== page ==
Past Conduct of Massey Energy

To make the case against Massey Energy more damaging, the lawyers for the plaintiffs would need to examine the past track record of the company. Where, they will find that they have a history of such violations and incidents going back several years. What happened was Massey has been facing a number of different law suits and charges relating to mine safety going back as far as 1998. Where, the Upper Big Branch Mine was involved in three deaths because of a lack of safety procedures. At other mines the company owns, such as the Arcoma Alma Mine, there was fire in 2006. This is significant because in the aftermath of the fire, federal authorities found that the mine had: a broken fire alarm, the fire hoses were not accessible to running water and a broken sprinkler. These different violations were so severe that the company was charged and pled guilty to 10 different counts, agreeing to pay $4.2 million in damages / fines. Then, when you move forward in time beyond the disaster at the Acroma Alma Mine, Massey continued to engage in irresponsible behavior. Evidence of this can be seen at the Upper Big Branch Mine, where 200 violations were listed as significant and substantial. While, 50 of the violations were marked as an unwarrantable failure to comply (this is the most serious violation issued). (Paulson, 2010) to make matters even worse, the company purchased Workers Compensation Insurance for the workers of the Upper Big Branch Mine, one month before the accident occurred. This is troubling because prior to the purchase of Workers Comp, the company was known for aggressively fighting any kind of Workers Compensation claims. Reading between the lines, one could infer that the management at Massey knew there was a problem. (Lindorf, 2010) Instead of attempting to fix the obvious safety issues, they chose to purchase Workers Compensation, indicating that they knew something was wrong. What all the above incidents show is that Massey Energy was not concerned about the safety of their miners. If the company was serious about reducing the number of accidents and fatalities; they would have engaged in a major program to improve safety, after pleading guilty to 10 counts of criminal wrongdoing. (Paulson, 2010) Instead, they felt that they could continue to place the importance of their overall bottom line ahead of everything else. This inability to respond to the obvious violations of the law consistently, underscores the fact that the company is negligent for the actions that occurred at the Upper Big Branch Mine.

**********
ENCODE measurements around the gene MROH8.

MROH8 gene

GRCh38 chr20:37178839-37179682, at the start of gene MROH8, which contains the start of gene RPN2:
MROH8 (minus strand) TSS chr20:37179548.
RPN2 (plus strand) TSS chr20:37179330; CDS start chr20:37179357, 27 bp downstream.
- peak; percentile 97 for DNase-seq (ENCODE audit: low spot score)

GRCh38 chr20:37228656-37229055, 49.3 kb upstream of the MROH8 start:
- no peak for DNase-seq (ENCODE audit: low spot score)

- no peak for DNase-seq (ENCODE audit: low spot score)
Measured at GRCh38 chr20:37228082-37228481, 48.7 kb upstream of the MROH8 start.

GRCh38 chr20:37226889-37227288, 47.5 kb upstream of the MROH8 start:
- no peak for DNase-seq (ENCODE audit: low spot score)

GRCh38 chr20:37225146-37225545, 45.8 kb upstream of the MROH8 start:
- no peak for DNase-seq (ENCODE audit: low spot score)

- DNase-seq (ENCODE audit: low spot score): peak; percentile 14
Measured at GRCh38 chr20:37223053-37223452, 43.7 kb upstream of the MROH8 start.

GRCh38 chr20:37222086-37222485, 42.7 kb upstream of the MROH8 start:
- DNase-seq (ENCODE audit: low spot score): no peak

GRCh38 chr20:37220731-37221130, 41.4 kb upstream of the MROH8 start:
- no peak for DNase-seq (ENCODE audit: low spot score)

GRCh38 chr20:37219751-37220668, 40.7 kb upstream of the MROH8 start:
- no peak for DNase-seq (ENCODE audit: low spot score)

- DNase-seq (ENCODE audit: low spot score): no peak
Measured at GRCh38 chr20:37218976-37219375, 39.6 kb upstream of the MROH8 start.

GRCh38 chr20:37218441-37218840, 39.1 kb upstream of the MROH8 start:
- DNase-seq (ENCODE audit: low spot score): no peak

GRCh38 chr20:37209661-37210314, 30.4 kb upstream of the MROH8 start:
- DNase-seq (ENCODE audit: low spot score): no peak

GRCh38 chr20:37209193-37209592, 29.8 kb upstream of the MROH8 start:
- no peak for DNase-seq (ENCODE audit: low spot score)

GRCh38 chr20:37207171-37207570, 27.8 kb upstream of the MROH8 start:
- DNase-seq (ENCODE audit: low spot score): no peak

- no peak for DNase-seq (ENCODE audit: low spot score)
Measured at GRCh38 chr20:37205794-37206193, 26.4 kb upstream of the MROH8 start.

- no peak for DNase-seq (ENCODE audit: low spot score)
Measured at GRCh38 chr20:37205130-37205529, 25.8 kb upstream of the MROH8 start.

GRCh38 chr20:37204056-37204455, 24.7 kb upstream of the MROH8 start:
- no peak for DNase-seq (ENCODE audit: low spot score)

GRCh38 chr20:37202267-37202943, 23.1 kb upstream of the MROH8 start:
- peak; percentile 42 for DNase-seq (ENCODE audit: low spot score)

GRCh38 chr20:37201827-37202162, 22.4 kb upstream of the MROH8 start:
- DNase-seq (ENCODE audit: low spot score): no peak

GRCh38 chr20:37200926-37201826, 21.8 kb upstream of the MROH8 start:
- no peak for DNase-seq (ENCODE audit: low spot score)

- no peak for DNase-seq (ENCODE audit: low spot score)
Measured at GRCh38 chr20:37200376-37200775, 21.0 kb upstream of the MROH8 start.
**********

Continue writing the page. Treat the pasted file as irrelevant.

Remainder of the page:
How Massey Energy tried to prevent the Enforcement of different Safety Regulations

To effectively tie up federal regulators Massey engaged in a legal procedure to slow any kind of possible legal actions, which is: appealing the various citations. What happens is: when the company would be cited for a serious violation that could potentially close the mine, they would appeal the citation. During the process of appealing, the mine could remain open and the regulators were powerless to act. Last year of the 50 serious violations that Massey received for the Upper Big Branch Mine, they appealed 37 of them. This includes two violations from federal officials on coal dust accumulating at various areas throughout the mine, one month before the accident. (Gardiner, 2010) What all of this shows, is that despite the obvious infractions that were occurring, the company would aggressively fight the most serious violations by appealing them. This in itself; is the company using various legal tactics to prevent them from following the provisions of the law. Therefore, one could effectively argue that Massey Energy is liable for negligence, based upon the fact that they tried to intentionally delay any kind of possible actions for knowingly violating the law.

Clearly, Massey Energy willfully violated the law on numerous occasions at the Upper Big Branch Mine. These actions resulted in the deaths of 29 miners because the company refused to comply with the different safety provisions. Then, when you… [END OF PREVIEW]